“Some say Google is God. Others say Google is Satan. But if they think Google is too powerful, remember that with search engines, unlike other companies, all it takes is a single click to go to another search engine.”
— Sergey Brin, co-founder of Google and president of Alphabet, Inc.
Thanks for the reminder, Sergey.
Through this column, I have advocated for leveraging other search engines like Bing many times.
Scads of marketers, however, view Bing as an inferior platform, akin to an empty meeting hall; barren of activity. This perception keeps them from advertising to the millions of people who use Bing every day, and that’s just bad business.
As it stands, Bing controls roughly 7.3 percent of the global search engine market and owns more than 21 percent of all desktop searches in the U.S.
And considering how similar Bing’s ad platform is to Google’s, there’s no good reason for businesses to have such adversity to promoting their offerings through this platform. Users can even import successful AdWords campaigns over to Bing with a couple clicks.
If you’re ready to set aside your unfounded judgments and start driving traffic with Bing ads, here’s what you need to know.
As mentioned above, if you’ve used AdWords before, the learning curve is going to be relatively short.
Your goal here is to identify keywords that are relevant to your audience, your offering and clearly display the user’s intention.
This can be accomplished with a variety of keyword tools but, just like Google, Bing offers its own keyword research tool that will look very intuitive to AdWords users.
Here you can enter keywords relevant to your niche and start diving in to your options. You can also select the “Advanced targeting options” to refine your search by devices, languages, countries, etc.
Additionally, Bing also has a Keyword Planner tool that can be used to uncover ad groups that contain relevant keywords for your brand.
As always, keywords are the foundation of a successful campaign.
With your keywords in hand you can begin crafting your ad campaign.
Once again, there are bountiful similarities here.
Start by creating your campaign name. Usually you’ll want to name this so that it is easy to identify; maybe relate its title to the product you are advertising or the holiday and year it will run for (e.g. Christmas 2017).
Then select the time zone you want to target; this is where your audience lives and will help ensure they will actually see your promotions.
Next up is establishing your campaign budget. This goes by day so be sure not to set it as your total budget. For example, if you have a $700 budget and want to run your campaign for one week, then your budget is $100. Once you’ve reached this number for the day, Bing will stop running your ads and pick up again on the next day.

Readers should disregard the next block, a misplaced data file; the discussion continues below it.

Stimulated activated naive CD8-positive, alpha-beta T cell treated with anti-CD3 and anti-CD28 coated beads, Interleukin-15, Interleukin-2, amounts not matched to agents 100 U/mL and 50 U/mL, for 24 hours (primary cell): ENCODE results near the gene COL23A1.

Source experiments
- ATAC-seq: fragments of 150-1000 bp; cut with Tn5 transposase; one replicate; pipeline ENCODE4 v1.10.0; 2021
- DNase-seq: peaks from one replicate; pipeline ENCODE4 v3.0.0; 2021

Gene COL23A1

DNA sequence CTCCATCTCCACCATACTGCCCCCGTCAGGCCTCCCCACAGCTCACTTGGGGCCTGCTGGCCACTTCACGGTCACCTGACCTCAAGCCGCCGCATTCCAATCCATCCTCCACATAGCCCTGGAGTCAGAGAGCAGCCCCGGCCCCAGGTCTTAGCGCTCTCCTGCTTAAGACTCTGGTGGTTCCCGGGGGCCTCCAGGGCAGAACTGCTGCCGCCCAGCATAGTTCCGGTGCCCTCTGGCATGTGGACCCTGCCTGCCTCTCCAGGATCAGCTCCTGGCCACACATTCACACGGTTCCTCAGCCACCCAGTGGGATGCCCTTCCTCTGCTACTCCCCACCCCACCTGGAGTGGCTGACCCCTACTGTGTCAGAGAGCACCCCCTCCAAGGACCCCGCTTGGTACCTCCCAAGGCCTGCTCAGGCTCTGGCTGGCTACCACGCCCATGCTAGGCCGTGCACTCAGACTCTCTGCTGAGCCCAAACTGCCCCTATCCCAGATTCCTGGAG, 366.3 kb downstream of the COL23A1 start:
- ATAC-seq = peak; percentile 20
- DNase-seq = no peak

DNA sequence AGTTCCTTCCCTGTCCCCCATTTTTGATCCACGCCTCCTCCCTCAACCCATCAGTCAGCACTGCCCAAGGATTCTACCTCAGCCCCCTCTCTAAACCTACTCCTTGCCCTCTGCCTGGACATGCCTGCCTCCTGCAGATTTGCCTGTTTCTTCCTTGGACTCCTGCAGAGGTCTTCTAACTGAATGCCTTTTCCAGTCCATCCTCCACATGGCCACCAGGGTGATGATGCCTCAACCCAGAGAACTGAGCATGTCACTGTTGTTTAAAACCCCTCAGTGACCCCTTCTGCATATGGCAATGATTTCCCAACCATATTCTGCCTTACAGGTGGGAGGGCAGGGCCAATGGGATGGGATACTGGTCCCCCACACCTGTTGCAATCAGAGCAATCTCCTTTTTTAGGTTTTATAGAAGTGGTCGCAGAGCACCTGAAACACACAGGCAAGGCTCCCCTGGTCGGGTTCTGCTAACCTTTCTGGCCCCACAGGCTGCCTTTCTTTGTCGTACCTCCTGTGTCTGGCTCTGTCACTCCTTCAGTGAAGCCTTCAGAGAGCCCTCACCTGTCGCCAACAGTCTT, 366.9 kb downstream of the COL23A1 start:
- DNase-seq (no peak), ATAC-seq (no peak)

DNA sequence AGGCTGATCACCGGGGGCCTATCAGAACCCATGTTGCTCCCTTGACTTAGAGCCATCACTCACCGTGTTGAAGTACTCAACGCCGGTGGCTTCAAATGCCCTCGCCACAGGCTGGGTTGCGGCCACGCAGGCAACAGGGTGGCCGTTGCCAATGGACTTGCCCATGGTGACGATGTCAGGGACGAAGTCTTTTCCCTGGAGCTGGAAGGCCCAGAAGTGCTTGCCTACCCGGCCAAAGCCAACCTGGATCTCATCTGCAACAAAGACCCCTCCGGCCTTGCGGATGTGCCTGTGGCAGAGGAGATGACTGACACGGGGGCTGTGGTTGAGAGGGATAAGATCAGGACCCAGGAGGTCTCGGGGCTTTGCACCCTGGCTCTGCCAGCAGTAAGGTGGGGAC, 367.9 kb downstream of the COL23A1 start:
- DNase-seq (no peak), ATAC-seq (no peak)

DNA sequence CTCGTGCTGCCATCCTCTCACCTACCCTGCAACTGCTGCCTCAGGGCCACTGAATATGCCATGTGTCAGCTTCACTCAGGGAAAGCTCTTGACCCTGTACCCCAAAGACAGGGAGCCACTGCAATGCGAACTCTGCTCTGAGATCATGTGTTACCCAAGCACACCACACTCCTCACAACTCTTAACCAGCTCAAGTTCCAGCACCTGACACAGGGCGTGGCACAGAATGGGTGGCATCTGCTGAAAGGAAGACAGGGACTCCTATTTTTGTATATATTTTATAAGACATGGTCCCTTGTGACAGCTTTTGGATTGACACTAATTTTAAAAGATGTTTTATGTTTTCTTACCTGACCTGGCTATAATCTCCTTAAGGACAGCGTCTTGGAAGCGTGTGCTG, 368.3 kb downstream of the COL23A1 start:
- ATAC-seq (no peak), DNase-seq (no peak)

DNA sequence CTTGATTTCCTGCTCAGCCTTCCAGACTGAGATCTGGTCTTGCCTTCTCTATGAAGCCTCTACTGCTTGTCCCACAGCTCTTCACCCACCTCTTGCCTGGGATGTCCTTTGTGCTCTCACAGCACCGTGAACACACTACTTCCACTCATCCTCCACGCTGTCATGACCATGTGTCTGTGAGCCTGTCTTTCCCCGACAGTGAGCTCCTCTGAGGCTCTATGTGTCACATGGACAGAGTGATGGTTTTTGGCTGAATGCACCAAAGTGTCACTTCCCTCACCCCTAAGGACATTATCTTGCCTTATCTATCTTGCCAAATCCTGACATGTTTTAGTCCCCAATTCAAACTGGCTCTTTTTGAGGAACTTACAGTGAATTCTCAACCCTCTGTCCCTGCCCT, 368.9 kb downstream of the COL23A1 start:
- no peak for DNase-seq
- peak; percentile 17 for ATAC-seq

Finally, choose the language and locations your ads are targeting. As a general rule of thumb, the more narrow and refined your selections are, the better your campaign will perform.
Create Your Copy
Now comes what is arguably the most challenging part of running an ad campaign – crafting compelling copy that actually drives clicks.
First you need to identify an eye-catching title. This needs to reel in users to read the rest of your text.
Underneath the title is the ad text. This should explain your offer with enough detail and persuasiveness that users can’t help but click to find out more.
This process can be so incredibly challenging because you have such limited space to convince consumers that you are the solution they have been searching for.
If you don’t think you possess the skill-set to achieve this goal, you may want to consider hiring a professional. While this will cost you extra, it’s better than blowing your entire ad budget with promotions that have no chance of driving conversions.
Match Types and Ad Bids
Finally, it’s time to move on to identify which of your previously selected keywords will be attached to each ad set.
Simply go through your list and add them into the allocated space and click “Add” toward the bottom.
You do also need to establish the match type for each keyword you enter. Be aware that different match types can drastically impact the cost-per-click for any given keyword, so pay attention to this as you go.
For your match types you can select:
- Broad match: This will cause your ads to surface when individual words are used in any order or when related words are searched.
- Broad match modifier: This allows you to add certain modifiers to broad match keywords by using the “+” symbol. This will add a condition to what users search and will determine if your ad will surface or not.
- Phrase match: Only serves ads when all of the words in a keyword phrase match the search exactly and are in the correct order.
- Exact match: This means the query must match your keyword exactly in order to surface your ad.
- Negative keywords: These are words and phrases to exclude from triggering your ad. This helps to refine your audience.
At this stage, you can also choose where you want your ad to appear in the SERPs and use the “Advanced targeting options” to further hone in on your target demographic and setting time schedules for when your ads will run so that you ensure you are reaching your audience at peak traffic hours.
Bing’s ad offering is extremely similar to what Google provides its advertisers. That means you can cater to millions of individuals that you have neglected thus far by learning a platform that you are likely already fairly familiar with.
Considering that Bing has less competition than the Google SERPs, you may discover Bing can be your goldmine. Regardless, you won’t know until you try.
Do you think that Bing might be more beneficial for advertisers than Google?